The retiree

He goes for his morning walk,

with his ambling, enthusiastic gait;

he knows he’s lucky, and sunshine kisses his hair - 

not yet grey, barely greying. He of fortunate fate,

makes his way over the field, calmly,

unharmed, green grass nipping his heels, and late

summer flowers bow to him. The sheep watch curiously,

then defer to the master of the estate.

 

The children whoop and shout at him,

their parents pulling them away, telling them not to touch;

he has a hunch, that while they don’t know of his

former glory, they know he’s lucky, and that’ll be enough.

The gentle amber-orange of dawn brings 

a breeze across his skin, and by the mauve ribbons of dusk

he returns to home comforts, where the nightingale sings,

and rest in his warm hovel, the corners edged with cobwebs and dust.

 

The rumblings on the road behind the hedges 

he has grown used to; though he doesn’t know what they do.

He doesn’t see the panting jockeys, the hollering crowds,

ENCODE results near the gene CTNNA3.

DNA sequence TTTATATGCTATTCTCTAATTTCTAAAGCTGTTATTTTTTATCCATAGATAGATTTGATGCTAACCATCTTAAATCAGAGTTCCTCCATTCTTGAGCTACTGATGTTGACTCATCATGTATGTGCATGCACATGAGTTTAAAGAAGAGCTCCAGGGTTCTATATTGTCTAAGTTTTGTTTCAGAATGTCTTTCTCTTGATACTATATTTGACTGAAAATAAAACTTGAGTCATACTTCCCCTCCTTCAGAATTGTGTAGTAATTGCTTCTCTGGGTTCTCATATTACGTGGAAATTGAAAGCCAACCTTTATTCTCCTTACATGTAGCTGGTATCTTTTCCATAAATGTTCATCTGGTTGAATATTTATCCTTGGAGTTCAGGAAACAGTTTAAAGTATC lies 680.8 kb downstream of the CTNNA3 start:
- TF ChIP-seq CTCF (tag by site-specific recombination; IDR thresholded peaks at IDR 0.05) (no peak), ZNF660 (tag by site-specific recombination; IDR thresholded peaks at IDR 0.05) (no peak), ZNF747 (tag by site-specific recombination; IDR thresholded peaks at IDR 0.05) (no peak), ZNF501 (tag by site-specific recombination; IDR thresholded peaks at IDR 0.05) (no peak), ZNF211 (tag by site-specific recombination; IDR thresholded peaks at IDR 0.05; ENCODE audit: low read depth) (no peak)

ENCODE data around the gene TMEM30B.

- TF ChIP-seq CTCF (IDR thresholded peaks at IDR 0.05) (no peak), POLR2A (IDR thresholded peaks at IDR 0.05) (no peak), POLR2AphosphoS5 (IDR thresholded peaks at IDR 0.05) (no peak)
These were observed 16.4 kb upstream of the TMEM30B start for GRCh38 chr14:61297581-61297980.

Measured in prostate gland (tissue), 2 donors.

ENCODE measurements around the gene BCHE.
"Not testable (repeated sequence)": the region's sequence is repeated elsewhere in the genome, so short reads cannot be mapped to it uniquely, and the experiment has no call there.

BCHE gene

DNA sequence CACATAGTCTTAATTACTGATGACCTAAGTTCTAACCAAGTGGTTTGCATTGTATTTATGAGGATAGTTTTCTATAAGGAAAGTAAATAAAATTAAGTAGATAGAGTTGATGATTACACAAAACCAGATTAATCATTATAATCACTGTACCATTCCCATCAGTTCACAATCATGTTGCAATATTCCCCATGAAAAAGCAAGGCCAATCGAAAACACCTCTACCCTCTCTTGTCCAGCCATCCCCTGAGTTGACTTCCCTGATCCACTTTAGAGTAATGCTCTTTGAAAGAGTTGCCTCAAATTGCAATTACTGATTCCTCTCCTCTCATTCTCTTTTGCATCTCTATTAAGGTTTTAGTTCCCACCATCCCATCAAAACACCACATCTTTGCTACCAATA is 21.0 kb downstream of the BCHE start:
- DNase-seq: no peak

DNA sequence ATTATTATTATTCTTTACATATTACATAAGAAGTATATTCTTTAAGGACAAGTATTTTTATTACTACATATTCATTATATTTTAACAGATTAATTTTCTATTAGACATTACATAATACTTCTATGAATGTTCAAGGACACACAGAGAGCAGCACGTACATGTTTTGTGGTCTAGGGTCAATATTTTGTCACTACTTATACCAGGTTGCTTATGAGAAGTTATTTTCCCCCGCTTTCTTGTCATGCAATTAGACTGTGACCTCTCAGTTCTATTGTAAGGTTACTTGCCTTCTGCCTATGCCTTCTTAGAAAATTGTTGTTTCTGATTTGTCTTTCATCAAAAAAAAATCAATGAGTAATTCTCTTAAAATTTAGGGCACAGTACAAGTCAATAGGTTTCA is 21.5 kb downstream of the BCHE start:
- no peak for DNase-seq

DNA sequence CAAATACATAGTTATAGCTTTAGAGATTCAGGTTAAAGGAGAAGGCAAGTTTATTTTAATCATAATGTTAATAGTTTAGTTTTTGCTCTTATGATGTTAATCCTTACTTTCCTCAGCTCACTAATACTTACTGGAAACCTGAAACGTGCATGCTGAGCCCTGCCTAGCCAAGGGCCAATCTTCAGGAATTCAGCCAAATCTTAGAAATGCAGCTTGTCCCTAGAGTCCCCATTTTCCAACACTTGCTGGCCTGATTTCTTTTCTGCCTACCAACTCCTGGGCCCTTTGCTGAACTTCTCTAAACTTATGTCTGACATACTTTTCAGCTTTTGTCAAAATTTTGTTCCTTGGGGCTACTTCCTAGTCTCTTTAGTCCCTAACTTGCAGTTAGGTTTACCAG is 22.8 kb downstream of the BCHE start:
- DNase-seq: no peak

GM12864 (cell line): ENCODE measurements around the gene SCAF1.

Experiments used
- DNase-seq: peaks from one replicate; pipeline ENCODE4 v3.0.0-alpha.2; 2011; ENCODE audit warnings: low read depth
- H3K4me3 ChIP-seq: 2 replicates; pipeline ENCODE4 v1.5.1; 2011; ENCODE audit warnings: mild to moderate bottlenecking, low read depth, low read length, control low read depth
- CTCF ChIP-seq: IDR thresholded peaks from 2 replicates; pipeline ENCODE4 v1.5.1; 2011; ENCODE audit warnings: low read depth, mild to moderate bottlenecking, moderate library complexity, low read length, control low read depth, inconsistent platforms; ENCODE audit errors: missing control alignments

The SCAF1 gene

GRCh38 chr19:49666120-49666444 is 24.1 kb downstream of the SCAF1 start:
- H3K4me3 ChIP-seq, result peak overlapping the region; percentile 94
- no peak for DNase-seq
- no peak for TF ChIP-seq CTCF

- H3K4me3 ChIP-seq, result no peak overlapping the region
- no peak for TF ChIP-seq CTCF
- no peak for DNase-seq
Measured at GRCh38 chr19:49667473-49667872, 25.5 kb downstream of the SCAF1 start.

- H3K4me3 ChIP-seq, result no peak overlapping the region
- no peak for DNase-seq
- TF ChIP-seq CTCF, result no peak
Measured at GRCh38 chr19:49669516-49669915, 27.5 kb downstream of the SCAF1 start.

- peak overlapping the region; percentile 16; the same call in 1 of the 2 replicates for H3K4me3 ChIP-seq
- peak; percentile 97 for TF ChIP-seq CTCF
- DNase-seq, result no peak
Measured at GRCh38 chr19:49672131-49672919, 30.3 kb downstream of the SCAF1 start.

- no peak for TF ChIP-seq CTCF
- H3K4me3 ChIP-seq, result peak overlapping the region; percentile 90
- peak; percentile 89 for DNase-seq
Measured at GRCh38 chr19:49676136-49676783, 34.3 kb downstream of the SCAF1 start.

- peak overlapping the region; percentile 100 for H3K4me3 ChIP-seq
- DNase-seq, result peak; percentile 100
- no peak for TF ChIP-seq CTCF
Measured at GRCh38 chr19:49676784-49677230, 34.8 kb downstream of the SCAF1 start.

the thundering hooves pounding, manes flying true.

He’s lucky, to be ignorant, of what lies in wait for his kin,

for the fatal sin of silence, a fate few masters would particularly rue.

But they do not walk in his skin, nor scoop his flesh from a tin,

and his tail swishes merrily as he walks down his lonely avenue

luckretirement

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Is the moon blue? ►

Comments

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raypool

Tue 15th Mar 2016 19:57

I must say how much I enjoyed this as a tribute to our four legged friends. Such a nice rhythm to the piece and quite touching as the integrity of the horse is maintained although in reduced circumstances.

Ray

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M.C. Newberry

Tue 15th Mar 2016 15:56

A neat "lead" towards the final "oh right" realisation in the pay-off.
Imaginative and enjoyable. From my own part-ownership
of a racehorse in the past, they are cared for by their
owners and given a proper paddock retirement if their
temperament is suited to it. I recall my own shared
ownership found a retirement afterlife as a "hack" for an
appreciative owner.

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